Weak state institutions and distrust between states in the region are two key political constraints in the Horn of Africa. These constraints have a negative effect on regional organizations, institutions, and initiatives. They also limit the options for sustainable governance of water resources and for anticipating and preempting other climate-related security risks in the region. National agendas and ambitions prevent countries from acknowledging shared regional interests.

A regional approach to water security and governance should be a priority, given the importance of transboundary water resources like the Nile and Juba-Shabelle basins to countries next to rivers. However, the solutions cannot be merely technical (See Figure 1). Experience elsewhere shows the importance of finding a way to address the political bottlenecks so that technically viable solutions can be implemented.

Figure 1: Water Security Hot Spots

Rethinking What’s Possible

Given these constraints and blockages, the international community can take three steps:

Change the narrative. Regional narratives around water resources and their governance must shift—moving from a narrative of competition and tension to one of shared problems and shared solutions. For this, we must identify a trusted leader and mediator who can shape the narrative around water, energy, and land, and raise this narrative to the highest political levels. It will be crucial to enable states to develop a joint vision for the region that stresses opportunities and implements cooperative solutions for the Horn of Africa.

Develop transboundary diagnostic analysis and a strategic action program. We need more solid, shared, and jointly accepted information. Reliable data can guide policies, help decision makers deal with the current challenges, and help them better anticipate climate impacts and climate-related security risks. Transboundary diagnostic analysis can be used to develop a strategic action program that supports actors in identifying clear priorities, identifying reforms, and resolving problems.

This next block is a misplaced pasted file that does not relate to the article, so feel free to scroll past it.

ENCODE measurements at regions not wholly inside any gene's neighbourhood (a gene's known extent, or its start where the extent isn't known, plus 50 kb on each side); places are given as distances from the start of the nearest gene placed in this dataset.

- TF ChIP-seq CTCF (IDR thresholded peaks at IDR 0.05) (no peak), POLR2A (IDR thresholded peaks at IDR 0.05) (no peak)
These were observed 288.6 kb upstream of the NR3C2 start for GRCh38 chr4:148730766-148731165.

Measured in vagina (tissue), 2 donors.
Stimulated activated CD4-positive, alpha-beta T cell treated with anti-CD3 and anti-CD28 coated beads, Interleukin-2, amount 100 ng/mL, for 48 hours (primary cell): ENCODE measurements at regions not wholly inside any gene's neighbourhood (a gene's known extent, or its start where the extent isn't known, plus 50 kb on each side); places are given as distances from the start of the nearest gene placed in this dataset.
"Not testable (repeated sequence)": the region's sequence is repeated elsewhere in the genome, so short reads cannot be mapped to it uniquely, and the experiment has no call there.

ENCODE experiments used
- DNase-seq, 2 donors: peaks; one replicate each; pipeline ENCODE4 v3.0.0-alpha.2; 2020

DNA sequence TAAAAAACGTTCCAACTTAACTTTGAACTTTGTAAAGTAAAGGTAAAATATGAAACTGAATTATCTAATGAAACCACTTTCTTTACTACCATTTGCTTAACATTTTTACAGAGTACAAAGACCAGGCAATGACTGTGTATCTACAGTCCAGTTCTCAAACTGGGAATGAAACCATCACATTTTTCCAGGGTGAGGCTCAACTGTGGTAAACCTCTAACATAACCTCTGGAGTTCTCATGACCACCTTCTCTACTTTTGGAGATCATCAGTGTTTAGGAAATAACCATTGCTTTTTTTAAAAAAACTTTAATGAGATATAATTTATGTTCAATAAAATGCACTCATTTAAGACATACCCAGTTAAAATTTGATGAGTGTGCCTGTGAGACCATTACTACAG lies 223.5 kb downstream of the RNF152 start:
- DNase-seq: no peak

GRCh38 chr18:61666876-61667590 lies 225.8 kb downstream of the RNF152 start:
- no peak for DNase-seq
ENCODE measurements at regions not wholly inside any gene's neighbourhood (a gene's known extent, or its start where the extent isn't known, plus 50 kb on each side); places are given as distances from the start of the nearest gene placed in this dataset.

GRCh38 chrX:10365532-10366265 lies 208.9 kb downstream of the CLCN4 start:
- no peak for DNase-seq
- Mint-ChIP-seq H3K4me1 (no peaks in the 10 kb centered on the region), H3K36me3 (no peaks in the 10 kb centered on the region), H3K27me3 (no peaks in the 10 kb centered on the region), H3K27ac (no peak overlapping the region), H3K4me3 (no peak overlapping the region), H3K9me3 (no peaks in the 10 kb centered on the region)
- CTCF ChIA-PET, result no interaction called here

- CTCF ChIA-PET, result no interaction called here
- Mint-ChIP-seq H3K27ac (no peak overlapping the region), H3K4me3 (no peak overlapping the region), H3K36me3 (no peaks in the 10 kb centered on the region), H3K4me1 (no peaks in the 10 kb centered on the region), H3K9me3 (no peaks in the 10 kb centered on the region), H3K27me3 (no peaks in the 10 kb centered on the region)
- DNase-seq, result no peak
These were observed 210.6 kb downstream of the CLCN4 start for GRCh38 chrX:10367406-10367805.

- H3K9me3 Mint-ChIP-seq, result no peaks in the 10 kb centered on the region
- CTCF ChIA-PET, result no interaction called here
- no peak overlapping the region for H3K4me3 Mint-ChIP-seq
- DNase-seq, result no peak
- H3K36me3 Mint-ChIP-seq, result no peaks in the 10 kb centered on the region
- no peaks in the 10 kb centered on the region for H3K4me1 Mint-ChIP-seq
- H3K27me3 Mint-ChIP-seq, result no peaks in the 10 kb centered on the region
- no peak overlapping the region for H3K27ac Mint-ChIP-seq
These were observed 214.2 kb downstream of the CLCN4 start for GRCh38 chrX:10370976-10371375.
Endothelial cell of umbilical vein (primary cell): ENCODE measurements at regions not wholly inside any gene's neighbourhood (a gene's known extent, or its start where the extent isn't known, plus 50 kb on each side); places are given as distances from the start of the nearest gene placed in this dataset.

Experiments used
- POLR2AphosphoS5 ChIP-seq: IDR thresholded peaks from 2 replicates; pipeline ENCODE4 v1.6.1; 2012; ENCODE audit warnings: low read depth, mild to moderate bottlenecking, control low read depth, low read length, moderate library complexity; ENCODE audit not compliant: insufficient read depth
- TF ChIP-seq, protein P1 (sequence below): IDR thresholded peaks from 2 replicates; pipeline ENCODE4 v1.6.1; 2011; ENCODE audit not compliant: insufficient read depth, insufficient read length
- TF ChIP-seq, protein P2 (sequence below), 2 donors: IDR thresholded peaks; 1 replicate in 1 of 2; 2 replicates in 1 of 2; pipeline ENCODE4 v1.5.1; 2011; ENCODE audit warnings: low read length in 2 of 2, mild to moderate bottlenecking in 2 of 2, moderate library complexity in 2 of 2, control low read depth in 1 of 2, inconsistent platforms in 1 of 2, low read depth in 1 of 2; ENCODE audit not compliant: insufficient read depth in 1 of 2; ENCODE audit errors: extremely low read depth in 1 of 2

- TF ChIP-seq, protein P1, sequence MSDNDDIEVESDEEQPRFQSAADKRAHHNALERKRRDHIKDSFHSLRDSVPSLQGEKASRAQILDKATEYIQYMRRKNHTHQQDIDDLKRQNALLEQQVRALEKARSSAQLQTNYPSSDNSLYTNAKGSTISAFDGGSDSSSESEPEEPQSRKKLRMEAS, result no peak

Establish a new institutional architecture. We must consider the establishment of a new institutional architecture to manage water resources in the region, despite the many existing institutions in the region. Currently, no suitable organization or framework can address the regional water management and security challenges in the Horn of Africa. A critical reassessment of the objectives and structures of existing institutional frameworks and agreements is needed, including active learning from other regions and basins in Africa.

The need for an effective framework of water governance in the Horn of Africa is undeniable. To achieve one will require political leadership, strategic vision, and hard-headed analysis together with new institutional arrangements.

Anniek Barnhoorn is a Research Assistant with the Climate Change and Risk Program at Stockholm International Peace Research Institute (SIPRI). Dr. Florian Krampe is a Senior Researcher in SIPRI’s Climate Change and Risk Program. Luc van de Goor is Director of Studies, Conflict, Peace and Security at SIPRI. Elizabeth Smith is a Research Assistant with SIPRI’s Climate Change and Risk Program. Dan Smith is the Director of SIPRI.

This article was originally published on New Security Beat.